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Why Affordable Housing Needs To Be Addressed On Multiple Fronts

Affordable Housing

Why Affordable Housing Needs to Be Addressed on Multiple Fronts
by Jerome Ryans, President & CEO, Tampa Housing Authority

If you talk to the people who are bearing the brunt of the housing crisis, you will quickly realize that a myriad of factors have brought us here, from low housing supply to tax credit expiration to labor shortages. This is an incredibly complex problem - one that likely cannot be solved with a silver bullet that will provide equitable supply of affordable housing for good. 

Responding to the demand for affordable housing is a humbling issue for anyone seriously trying to resolve it, because it cannot be done by a single either/or solution, but rather it requires several both/and solutions. No one can do it alone, collaboration is essential.

If we want to be efficient in addressing the housing crisis, we will need to be open to approach the problem from a variety of angles. On the plus side, this opens the door to contributions from a diversity of parties, agencies, and individuals in both the public and private sectors.

One of the major fronts from which we can approach this issue is through the lens of supply and demand. Part of solving the affordable housing shortage is to increase housing supply. This may sound more easily said than done, but there are a multitude of strategies available to increase the amount of affordable housing on the market.

Build More Affordable Housing
Let's start with the most direct route: simply building more housing, bringing down costs as supply goes up. What is standing in the way? A lot of this comes down to simplifying regulations and creating incentives for developers.

You likely understand that part of housing prices is determined simply by consumer whims. A surge of people suddenly wanting to live in a neighborhood because it has become "cool," a new commercial real estate development lures new residents, or school district changes make a place more appealing for families. Private developers technically have the right to charge whatever consumers will pay. However, this is how extreme price bubbles tend to form.

For a developer to offer consistent affordable housing, they need to be somewhat insulated from the ups and downs of housing market trends. This is where the Lower Income Housing Tax Credit enters the picture. It's a major incentive for developers to participate in affordable housing programs.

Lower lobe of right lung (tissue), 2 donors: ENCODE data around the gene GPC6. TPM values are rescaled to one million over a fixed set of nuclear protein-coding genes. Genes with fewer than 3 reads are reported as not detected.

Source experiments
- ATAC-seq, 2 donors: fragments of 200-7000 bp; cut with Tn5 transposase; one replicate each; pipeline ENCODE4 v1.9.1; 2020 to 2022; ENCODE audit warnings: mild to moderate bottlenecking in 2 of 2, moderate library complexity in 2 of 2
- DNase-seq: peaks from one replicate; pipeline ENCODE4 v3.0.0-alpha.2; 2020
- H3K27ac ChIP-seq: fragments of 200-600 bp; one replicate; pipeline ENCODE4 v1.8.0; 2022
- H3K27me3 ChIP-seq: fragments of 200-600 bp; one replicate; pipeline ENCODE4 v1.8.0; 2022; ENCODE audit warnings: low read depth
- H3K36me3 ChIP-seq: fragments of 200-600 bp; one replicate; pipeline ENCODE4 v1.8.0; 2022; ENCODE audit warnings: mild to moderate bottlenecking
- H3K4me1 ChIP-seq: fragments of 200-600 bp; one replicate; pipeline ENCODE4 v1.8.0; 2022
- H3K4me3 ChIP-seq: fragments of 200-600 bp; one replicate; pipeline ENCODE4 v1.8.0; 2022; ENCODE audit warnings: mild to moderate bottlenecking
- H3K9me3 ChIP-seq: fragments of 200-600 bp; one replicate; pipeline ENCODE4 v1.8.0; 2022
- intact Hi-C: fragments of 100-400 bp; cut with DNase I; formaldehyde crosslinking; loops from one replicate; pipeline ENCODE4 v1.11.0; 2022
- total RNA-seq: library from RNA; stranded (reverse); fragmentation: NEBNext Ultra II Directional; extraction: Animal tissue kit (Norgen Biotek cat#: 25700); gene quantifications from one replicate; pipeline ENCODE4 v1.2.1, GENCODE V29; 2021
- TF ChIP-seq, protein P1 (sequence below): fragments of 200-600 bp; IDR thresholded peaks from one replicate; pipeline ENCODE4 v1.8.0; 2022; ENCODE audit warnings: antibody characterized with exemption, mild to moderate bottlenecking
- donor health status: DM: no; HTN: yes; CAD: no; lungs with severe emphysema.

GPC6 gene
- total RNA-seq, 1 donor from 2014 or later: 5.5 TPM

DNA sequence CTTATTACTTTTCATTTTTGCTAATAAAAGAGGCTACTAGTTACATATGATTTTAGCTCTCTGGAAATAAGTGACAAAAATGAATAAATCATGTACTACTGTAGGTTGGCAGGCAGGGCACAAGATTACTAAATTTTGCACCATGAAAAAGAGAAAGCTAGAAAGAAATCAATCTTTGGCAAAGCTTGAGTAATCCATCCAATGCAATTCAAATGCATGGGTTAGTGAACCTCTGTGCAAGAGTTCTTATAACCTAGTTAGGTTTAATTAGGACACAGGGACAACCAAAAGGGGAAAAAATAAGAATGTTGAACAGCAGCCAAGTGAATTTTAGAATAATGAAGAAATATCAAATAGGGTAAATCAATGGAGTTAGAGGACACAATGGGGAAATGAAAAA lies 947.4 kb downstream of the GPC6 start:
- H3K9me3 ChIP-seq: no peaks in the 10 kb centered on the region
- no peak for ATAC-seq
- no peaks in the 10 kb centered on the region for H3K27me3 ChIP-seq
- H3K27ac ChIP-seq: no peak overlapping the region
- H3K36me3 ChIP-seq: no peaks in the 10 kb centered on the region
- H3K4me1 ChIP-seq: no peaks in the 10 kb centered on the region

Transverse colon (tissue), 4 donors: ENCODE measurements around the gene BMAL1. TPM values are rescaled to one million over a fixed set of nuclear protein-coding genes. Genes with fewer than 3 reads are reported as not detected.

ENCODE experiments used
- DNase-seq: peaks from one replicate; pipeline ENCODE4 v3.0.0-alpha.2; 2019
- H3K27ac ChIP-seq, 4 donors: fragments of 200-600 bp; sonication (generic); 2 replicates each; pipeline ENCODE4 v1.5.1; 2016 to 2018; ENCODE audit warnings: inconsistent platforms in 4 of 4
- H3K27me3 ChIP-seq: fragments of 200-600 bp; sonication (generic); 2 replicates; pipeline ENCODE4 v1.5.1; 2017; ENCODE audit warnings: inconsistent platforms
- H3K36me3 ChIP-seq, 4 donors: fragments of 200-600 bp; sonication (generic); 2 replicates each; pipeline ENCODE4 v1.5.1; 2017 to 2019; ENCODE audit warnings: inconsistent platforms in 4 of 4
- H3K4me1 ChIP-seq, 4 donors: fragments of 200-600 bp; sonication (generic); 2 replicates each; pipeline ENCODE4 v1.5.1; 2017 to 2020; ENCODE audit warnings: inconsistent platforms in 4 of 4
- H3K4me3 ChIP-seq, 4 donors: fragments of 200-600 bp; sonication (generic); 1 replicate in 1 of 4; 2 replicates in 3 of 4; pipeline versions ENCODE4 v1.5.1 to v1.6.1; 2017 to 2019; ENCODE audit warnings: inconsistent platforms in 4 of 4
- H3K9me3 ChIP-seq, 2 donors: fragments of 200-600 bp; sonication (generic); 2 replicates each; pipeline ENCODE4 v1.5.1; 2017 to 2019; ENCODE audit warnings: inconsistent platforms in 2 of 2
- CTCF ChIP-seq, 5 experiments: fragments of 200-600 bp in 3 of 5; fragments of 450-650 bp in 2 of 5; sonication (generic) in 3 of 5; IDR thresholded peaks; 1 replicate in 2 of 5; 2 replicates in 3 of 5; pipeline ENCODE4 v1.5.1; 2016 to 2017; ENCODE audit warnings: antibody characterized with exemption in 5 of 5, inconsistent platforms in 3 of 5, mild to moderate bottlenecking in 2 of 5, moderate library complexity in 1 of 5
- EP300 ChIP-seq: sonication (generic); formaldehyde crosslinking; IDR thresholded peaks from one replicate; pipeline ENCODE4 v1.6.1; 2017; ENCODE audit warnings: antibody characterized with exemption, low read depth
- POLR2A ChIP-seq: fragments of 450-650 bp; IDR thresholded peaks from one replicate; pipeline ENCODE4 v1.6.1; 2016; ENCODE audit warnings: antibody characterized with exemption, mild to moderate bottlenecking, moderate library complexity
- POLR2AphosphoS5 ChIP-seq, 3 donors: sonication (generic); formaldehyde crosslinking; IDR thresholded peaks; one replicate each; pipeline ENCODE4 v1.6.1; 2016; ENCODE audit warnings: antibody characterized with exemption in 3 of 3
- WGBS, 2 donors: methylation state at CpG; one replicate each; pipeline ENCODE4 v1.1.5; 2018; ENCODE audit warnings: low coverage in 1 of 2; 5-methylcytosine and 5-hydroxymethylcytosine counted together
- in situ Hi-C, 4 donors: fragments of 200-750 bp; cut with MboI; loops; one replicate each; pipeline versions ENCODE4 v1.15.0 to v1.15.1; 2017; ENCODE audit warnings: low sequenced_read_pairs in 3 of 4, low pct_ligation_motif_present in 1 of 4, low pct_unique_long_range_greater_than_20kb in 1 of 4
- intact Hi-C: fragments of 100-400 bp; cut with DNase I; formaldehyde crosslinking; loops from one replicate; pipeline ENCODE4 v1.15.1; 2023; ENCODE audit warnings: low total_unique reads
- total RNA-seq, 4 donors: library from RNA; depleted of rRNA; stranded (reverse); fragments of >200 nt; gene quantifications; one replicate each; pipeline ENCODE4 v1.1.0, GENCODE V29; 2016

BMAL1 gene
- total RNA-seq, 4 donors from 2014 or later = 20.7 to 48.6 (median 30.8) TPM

When developers accept this tax credit, they can use it as a selling point for investors to acquire funding to renovate and/or build new rental properties. The investors can claim the LIHTC over the years once the property is functioning. 

These properties must be rented to people who fall within a certain percentage range of the area median income (AMI), adjusted for family size. Rent prices also cannot exceed a certain amount of the AMI. Developers must comply with these rent requirements for a limited amount of years, usually less than 20, and many states pass extensions to further LIHTC compliance.

As you can imagine, increasing access to and the longevity of the Lower Income Housing Tax Credit is one major way to help grow the supply of affordable housing. Some even suggest extending LIHTC duration in perpetuity, which would make affordable housing new builds less attractive to developers. Land shortage is another common barrier for this solution.

Address Shortage of Construction Workers
When there is land available and builders can find financing for affordable housing projects, a decrease in the number of people working construction in recent years has been a huge factor in limiting the amount of new developments - affordable and otherwise - that can be built. 

The solution to this may depend more on the labor standards in your region and at specific companies. All will need to reach toward a common goal: stimulating the employment of construction workers with technical program outreach, wage increases, and employee benefit offers.

On the other side of the equation, we must find ways to help renters and potential homebuyers better afford the housing that is available in their area. How can this be achieved?

Increase Access to Rent Assistance